Saturday, April 21, 2012

Hooray for moms who support our good decisions!

Me and my mom
Mother's Day is just around the corner, so in celebration of moms everywhere I thought I'd post this story of how my mom has been one of my greatest supporters during my weight-loss journey (and always!), and how decisions I have made as a result of her support have led to my being able to take off, and keep off, the weight.

Early on in my weight-loss journey, when I still weighed more than 400 pounds, my mom offered to treat me to a round-trip to Paris once I reached my initial goal of losing more than 100 pounds. It was an incentive, and one that I asked for by name. I did this because I knew that if one person still believed in me in this world, it was my mom. And it's nice to know someone believes in you enough to help fund your dreams.

At my largest size, my freedom to fly comfortably, if at all, was impinged due to my severe obesity. The thought of flying to Paris, and imagining being there, sitting on a park bench in Luxembourg Gardens as the city whirled around me, provided me with enough visual candy to chew to allow me to evade my craving for other sweets (as well as overly saturated fats and other sabotaging foods).

My mom's amazing incentive for completing my daunting new goal tied in nicely to a yet-unfulfilled lifelong dream. Even though I ended up not cashing in on her offer, the offer itself was significant and enough to get me motivated when I needed it most. And as it would turn out, my mom would come to support me throughout my journey in ways that would turn out to be much more significant than an amazing carrot on the end of a stick.

When I started this journey, I was unemployed and scared to go out on a job search for fear of size discrimination, which I had begun experiencing in subtle and direct ways. I had been a journalist and an ESL teacher, and prejudice against me for my size became apparent, but bearable, once I hit 330 pounds. After being laid off at a time when I had reached my top weight, though, left my confidence in shambles. I ballooned up even more, and increasingly became reclusive, afraid to put myself out there in any social situation that might leave me open to being excluded.

In response to my predicament, my mother offered to help me out with clothing to make sure that every step of the way I could wear things that fit perfectly and made me feel proud of my accomplishments. With her help, I was able to buy clothes to fit that I would only wear for a month or so before turning around the next month and needing all new stuff.

One of the first things she bought me was clothes for new job. Even though I didn’t feel confident enough to bust down any doors at publishing companies or apply for new teaching gigs, I did get up the courage to apply for a job as a waiter at a local ale house. I told the manager how I had already started losing weight, and I assured him that I would for sure be able to keep up with the young, fit crew I saw swirling around me as he interviewed me at a booth I barely squeezed into just as the lunch rush was dying down.

The manager there took a chance on me, although he did express concern during the interview that I might not be capable of actually performing the job due to my excessive weight and size. And so, with my new black pants and shirt, and a pair of skid-free tennis shoes, I was newly employed and, with a sweat rag of courage in my back pocket, was ready to attack obesity once and for all.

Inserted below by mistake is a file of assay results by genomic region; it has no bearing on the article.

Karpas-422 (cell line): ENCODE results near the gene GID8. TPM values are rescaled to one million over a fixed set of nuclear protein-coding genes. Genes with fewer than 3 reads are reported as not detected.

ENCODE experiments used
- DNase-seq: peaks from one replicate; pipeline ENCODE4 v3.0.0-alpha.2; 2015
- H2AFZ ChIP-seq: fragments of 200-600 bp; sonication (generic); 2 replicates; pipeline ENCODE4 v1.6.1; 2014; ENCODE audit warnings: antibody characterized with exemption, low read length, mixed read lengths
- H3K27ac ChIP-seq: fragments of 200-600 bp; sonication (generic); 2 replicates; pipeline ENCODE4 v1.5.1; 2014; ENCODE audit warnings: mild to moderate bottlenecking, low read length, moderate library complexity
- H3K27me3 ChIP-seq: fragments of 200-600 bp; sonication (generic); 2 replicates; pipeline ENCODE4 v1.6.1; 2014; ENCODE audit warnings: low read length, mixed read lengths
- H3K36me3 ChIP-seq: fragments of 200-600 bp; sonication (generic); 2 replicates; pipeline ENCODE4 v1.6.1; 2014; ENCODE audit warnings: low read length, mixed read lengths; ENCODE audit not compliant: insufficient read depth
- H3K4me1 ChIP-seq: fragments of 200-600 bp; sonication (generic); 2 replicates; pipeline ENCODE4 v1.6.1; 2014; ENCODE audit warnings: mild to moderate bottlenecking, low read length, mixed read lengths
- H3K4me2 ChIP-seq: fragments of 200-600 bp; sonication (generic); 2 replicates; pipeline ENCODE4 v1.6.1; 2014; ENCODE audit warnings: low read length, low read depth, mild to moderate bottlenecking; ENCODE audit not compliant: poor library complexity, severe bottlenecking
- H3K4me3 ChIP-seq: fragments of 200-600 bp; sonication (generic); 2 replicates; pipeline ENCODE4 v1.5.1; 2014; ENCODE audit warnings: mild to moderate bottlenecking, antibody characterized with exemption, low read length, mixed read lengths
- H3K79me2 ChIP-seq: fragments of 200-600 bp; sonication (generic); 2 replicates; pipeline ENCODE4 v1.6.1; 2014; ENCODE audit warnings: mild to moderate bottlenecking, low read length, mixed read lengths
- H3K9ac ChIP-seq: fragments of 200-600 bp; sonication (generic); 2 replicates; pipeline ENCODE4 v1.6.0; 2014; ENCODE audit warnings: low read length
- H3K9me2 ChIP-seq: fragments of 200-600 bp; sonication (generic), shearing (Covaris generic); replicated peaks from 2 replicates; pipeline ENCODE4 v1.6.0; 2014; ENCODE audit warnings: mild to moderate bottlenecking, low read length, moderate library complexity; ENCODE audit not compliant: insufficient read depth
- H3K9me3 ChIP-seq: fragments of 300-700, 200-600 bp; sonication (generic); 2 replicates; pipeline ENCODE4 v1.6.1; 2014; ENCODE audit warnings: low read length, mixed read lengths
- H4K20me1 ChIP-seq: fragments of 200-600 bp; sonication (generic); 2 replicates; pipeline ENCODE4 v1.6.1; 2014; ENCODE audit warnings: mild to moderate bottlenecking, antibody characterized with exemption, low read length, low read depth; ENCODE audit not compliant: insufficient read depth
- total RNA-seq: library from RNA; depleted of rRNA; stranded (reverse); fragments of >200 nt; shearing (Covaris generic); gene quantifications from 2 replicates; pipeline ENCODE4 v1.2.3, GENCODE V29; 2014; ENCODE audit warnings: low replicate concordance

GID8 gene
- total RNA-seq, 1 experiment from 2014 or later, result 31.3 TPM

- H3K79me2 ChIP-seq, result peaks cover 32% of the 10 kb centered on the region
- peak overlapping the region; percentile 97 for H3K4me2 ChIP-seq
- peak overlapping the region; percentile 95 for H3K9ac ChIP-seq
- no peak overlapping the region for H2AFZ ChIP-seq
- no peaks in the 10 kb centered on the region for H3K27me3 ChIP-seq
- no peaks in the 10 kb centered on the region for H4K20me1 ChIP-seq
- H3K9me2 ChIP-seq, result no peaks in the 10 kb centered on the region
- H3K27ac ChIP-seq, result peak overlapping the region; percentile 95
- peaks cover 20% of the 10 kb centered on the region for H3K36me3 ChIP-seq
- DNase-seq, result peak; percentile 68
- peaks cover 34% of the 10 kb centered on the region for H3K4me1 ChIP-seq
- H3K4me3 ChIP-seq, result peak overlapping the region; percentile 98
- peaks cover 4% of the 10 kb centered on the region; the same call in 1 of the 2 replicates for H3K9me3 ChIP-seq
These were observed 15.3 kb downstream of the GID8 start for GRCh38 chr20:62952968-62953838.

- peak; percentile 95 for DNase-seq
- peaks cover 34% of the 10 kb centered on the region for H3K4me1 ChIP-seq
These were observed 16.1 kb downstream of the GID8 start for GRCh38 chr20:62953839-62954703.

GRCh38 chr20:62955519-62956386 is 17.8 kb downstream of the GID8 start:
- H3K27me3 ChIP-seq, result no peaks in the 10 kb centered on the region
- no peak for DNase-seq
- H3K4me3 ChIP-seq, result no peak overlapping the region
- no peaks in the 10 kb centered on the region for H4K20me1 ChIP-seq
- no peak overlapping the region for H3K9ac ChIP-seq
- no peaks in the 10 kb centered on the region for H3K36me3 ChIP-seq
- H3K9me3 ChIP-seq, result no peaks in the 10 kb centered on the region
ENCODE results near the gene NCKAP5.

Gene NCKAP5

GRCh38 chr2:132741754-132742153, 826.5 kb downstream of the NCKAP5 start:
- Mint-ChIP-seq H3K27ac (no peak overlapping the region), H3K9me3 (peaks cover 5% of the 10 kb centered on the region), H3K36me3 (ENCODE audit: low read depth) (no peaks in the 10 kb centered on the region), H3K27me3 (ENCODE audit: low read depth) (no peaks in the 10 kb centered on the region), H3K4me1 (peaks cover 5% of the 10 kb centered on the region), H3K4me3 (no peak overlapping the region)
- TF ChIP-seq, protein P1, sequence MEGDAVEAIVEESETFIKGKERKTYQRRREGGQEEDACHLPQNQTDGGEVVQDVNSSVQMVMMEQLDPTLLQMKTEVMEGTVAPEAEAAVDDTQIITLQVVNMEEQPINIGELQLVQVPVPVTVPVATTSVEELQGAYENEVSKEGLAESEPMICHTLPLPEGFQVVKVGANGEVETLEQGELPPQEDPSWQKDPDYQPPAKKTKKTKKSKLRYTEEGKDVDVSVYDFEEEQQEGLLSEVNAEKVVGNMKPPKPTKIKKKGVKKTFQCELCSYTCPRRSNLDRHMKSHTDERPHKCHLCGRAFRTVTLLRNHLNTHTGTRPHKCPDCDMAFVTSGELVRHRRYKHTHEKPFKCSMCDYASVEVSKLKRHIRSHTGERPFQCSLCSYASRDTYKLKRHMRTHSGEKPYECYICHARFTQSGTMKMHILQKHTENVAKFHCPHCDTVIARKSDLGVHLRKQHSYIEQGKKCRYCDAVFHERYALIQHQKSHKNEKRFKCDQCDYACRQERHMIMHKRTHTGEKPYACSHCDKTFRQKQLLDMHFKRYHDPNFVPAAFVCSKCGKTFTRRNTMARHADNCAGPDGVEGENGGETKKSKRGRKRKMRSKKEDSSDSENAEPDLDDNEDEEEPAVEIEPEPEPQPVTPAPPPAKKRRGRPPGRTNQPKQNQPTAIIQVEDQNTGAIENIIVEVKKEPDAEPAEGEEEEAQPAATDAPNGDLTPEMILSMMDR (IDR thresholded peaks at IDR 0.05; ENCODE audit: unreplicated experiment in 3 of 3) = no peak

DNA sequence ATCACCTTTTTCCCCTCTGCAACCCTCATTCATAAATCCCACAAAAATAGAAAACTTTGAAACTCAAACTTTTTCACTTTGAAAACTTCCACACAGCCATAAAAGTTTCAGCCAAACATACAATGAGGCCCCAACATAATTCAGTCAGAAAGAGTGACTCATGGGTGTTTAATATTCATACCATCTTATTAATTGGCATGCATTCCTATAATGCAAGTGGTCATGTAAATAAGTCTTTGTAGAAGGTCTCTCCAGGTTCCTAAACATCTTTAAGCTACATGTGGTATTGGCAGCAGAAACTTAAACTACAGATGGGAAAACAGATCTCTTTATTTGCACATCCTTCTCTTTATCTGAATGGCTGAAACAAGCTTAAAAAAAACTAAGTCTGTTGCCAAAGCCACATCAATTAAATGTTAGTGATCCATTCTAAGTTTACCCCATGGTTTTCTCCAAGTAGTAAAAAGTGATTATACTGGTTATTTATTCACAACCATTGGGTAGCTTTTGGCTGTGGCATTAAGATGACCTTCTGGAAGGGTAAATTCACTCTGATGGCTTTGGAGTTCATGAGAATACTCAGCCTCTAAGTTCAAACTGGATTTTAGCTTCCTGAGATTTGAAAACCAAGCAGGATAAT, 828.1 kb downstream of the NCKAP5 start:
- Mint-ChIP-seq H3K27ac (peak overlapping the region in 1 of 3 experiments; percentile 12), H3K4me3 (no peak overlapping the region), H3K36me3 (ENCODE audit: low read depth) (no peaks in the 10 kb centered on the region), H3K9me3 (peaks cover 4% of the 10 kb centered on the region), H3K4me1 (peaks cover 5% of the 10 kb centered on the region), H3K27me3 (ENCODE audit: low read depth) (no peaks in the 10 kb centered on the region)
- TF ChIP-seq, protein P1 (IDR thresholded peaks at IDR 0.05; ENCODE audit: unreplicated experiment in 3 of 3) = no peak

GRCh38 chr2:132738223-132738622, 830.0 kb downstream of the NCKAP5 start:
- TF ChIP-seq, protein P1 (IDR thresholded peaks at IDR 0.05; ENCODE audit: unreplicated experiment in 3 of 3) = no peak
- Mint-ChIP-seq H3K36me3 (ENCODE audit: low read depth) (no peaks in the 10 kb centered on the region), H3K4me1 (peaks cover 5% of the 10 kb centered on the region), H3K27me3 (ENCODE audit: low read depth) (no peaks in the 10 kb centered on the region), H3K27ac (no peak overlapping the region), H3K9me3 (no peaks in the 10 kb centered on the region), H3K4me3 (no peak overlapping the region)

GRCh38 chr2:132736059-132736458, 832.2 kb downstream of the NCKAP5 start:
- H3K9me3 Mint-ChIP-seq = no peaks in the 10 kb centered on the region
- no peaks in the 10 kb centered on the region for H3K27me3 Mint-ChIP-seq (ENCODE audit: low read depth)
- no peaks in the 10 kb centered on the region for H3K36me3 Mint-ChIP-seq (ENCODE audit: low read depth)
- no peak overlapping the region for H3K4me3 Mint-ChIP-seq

It helped me more than you could imagine having this support. I would donate the old stuff to charities, and with mom’s help, replace it with other stuff – primarily from thrift stores and discount stores like Ross, Marshalls and TJ Maxx.

I think without her help, and in this specific way, I might not have been able to build my confidence and keep it strong enough throughout the laborious and incredibly trying middle stages of being committed to a plan for significant weight loss.

Now, I’m not saying that everyone will have the same needs during their weight-loss journey as I did. The first incentive of a trip awoke my mind up to old dreams. The second gave me wings to fly. And this worked for me because I absolutely love shopping, and I absolutely care about being comfortable in my clothes while presenting myself to the world. Others may have other needs that would support them, and each person knows innately what that is.

The bottom line is that it's important to be able to be totally real with yourself and others when you're going through the process, and make sure you are doing it FOR YOURSELF and on YOUR OWN TERMS. That's key.

It really is a journey. I took off nearly 165 in about 18 months, and then gained 20 back - after deciding I needed to slow things down for a while - to level off at around 275. I then worked keep it off, and I remained stable for a year before now, as I'm trying to lose more.

Back at it now for about two months, I've lost those 20 pounds I had gained a year ago and am working on losing another 40. I'm patient and focused on eating right and exercising. I'm happy with my weight and level of physical fitness, but my goal is to overcome "obesity" and that's what I'm going to do!

Monday, April 9, 2012

Hitting the gym again, and it feels so good!

My body feels so good after a rigorous workout. and the good feeling lasts for days. I've been three times since joining last week, and I can already feel that I'm building muscle, which in turn is burning fat.